Just as powwow dancing has taken Indian people around the globe, so have self-directed educational efforts and cutting-edge entrepreneurial initiatives aided the Indian peoples of northeastern Montana in their drive to reinvent identities and retain cultures. Cultural leaders like Minerva Allen on the Fort Belknap Reservation and Darrell Robes Kipp, founder of the Piegan Institute on the Blackfeet Reservation, have done a great deal to make this happen. So have tribally owned businesses like A&S Diversified (A&S stands for Assiniboine and Sioux) on the Fort Peck Reservation, with its commitment to "demonstrating the ever-expanding capabilities of the Fort Peck economic community."20 By teaching traditional ways and native languages, by looking both forward and backward, these leaders have made an enormous difference. At Fort Belknap College, they call this "Weaving Traditions and Technology."
The creation of tribal colleges in the 1980s reinforced the trend toward self-education, and this process was hastened in 1990, when Congress passed the Native American Languages Act, which asserts "the status of the cultures and languages of native Americans is unique and the United States has the responsibility to act together with Native Americans to ensure the survival of these unique cultures and languages."21 Meanwhile in Montana, the Indian Education for All legislative initiative included monies for the research, writing, and publication of full histories of each tribe in the state, further emphasizing the importance of Indian peoples' unique contributions to the culture of the state and the nation.
For northeastern Montana's Indian peoples, the past two hundred years have been challenging, at best, and often brutally destructive, but the future—because of these inspiring tribal educational and economic initiatives—begins to look decidedly brighter.
1. Joseph Robert McGeshick, "Joe McGeshick," Turtle Island Storytellers Network website, http://wisdomoftheelders.org/category/tisn-montana/#post-513928.
2. Andrew C. Isenberg, The Destruction of the Bison (New York: Cambridge University Press, 2000), 32.
3. Richmond Clow, "Native Peoples of the Northern Plains," Native America: Portrait of the Peoples, edited by Duane Champagne (Detroit: Visible Ink, 1994), 163.
4. Sheila McManus, The Line Which Separates: Race, Gender, and the Making of the Alberta-Montana Borderlands (Lincoln: University of Nebraska, 2005), 59. The Young quotation is from U.S. Department of the Interior, Annual Report of the Secretary of the Interior, 47th Congress, 1st Session, 169. Young served as agent to the Blackfeet from 1876 until he resigned eight years later.
5. George Catlin, North American Indians, edited by Peter Matthiessen (New York: Viking, 1989), 479.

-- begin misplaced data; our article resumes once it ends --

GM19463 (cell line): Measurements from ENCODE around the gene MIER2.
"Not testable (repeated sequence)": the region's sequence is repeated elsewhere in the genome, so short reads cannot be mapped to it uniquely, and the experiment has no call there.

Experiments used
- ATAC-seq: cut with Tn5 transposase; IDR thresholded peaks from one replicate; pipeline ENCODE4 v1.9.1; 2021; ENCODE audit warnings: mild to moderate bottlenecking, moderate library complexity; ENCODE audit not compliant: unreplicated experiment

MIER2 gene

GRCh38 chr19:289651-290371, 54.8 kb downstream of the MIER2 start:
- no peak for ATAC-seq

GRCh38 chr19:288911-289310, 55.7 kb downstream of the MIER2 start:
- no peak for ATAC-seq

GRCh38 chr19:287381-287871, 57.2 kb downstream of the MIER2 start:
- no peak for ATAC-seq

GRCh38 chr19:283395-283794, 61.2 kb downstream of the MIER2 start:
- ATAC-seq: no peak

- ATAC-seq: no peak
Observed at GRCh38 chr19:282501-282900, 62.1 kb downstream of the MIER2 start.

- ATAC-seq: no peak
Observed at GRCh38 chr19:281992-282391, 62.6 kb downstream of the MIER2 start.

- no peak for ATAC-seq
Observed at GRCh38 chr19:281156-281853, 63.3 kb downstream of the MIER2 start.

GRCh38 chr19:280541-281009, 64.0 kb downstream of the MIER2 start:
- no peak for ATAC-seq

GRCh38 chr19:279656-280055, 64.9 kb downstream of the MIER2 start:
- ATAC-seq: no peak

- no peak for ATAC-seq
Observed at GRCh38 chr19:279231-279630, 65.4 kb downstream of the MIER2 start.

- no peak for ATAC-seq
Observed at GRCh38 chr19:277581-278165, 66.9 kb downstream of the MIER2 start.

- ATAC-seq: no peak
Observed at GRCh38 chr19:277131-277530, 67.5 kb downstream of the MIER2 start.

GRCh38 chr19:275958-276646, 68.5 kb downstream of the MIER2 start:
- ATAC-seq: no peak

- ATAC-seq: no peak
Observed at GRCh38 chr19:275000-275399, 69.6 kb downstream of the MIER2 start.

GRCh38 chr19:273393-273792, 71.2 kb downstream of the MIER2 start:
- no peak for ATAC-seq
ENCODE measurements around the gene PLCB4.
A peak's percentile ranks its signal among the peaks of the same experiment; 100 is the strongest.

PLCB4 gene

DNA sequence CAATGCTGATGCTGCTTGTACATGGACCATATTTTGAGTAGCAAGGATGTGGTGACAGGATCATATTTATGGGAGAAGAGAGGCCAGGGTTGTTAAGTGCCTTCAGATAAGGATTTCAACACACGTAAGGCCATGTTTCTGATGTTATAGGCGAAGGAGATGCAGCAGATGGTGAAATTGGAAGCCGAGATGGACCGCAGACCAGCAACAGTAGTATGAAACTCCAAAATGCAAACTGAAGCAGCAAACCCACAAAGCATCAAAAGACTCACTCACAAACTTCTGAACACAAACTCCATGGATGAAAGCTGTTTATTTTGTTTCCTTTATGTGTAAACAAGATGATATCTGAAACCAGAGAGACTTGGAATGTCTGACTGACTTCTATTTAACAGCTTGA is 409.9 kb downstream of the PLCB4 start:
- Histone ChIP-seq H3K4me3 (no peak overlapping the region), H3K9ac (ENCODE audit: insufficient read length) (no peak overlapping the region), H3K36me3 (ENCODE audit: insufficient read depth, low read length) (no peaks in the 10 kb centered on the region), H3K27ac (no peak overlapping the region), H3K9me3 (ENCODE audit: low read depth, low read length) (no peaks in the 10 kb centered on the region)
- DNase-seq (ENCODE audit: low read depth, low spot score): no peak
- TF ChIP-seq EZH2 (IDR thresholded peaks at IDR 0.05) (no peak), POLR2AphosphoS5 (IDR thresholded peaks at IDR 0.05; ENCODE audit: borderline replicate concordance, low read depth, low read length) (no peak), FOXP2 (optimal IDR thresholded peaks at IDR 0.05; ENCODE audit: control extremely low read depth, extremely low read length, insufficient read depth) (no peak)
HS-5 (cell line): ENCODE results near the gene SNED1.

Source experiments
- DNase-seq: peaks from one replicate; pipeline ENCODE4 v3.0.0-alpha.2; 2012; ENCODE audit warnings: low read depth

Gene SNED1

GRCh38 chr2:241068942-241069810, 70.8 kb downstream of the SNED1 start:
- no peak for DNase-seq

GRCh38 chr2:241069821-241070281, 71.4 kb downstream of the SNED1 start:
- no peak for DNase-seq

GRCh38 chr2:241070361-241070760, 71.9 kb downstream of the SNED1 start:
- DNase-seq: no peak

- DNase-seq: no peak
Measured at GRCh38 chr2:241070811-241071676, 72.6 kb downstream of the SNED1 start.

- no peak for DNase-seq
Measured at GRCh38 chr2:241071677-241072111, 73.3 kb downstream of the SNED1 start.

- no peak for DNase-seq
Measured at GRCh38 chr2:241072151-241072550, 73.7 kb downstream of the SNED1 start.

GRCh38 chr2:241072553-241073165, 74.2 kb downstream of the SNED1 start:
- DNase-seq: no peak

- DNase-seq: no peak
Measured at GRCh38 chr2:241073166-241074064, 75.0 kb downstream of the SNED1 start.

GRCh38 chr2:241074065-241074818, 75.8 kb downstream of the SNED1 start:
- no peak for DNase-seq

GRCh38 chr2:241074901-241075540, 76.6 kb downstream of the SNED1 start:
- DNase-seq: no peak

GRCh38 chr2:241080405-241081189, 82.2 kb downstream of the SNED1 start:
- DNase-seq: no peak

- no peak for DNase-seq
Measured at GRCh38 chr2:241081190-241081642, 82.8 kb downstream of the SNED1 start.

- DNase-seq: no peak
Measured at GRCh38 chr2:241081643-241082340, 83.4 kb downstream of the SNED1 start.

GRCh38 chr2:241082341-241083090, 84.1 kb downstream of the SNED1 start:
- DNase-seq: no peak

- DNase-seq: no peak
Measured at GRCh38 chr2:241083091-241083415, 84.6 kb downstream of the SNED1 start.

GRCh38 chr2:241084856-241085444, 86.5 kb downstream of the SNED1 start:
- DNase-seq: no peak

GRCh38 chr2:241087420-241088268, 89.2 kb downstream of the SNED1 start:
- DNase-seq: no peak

6. Isenberg, Destruction, 118; Denig's account appears in Edwin Thompson Denig, Five Indian Tribes of the Upper Missouri: Sioux, Arikaras, Assiniboines, Crees, Crows, edited by John C. Ewers (Norman: University of Oklahoma Press, 1961).
7. Quoted in Isenberg, Destruction, 120; original source, Denig, Five Indian Tribes, 19.
9. Isenberg, Destruction, 112.
10. Francis Paul Prucha, The Great Father (Lincoln: University of Nebraska Press, 1984), 669. For a thorough discussion of the Dawes Act, see E. A. Schwartz, "What Were the Results of Allotment?" on the Native American Documents Project website, California State University, San Marcos, http://public.csusm.edu/nadp/asubject.htm.
11. Jeanne Oyawin Eder, "'OH-P; SHE-DU WOK-PAH' (Muddy Waters): Montana Indians in the Twentieth Century," Montana Century: 100 Years in Pictures and Words, ed. Michael P. Malone (Helena, MT: Falcon Publishing, 1999), 65; Fort Peck Assiniboine and Sioux Tribes Community Profile.
12. Leonard A. Carlson, Indians, Bureaucrats, and Land: The Dawes Act and the Decline of Indian Farming (Westport, Connecticut: Greenwood Press, 1981), 3; Schwartz, "What Were the Results of Allotment?"
13. Quoted in Norris Hundley, Jr., "The 'Winters' Decision and Indian Water Rights: A Mystery Reexamined," Western Historical Quarterly, January 1982, 20.
14. Hundley, "The Winters' Decision," 36.
15. Quoted in J. D. C. Atkins, "'Barbarous Dialects Should Be Blotted Out . . .': Excerpts from the 1887 Report of the ëCommissioner of Indian Affairs," http://www.languagepolicy.net/archives/atkins.htm.
17. M. L. Smoker, "Call It Instinct," Another Attempt at Rescue (New York: Hanging Loose Press, 2005), 52-53.
18. Minerva Allen as interviewed by John Terreo, "Minerva Allen: Educator, Linguist, Poet," The Montana Heritage: An Anthology of Historical Essays, edited by Robert R. Swartout and Harry W. Fritz (Helena: Montana Historical Society Press, 1992), 237.
19. Minerva Allen, Stories by Our Elders: The Fort Belknap People (Lodge Pole, MT: Hays/Lodge Pole Public Schools, 1983), 149-150.
21. For full text of the Native American Languages Act, see http://www.nabe.org/Resources/Documents/Legislation%20page/NALanguagesAc....
Funded in part by a grant from the Montana Cultural Trust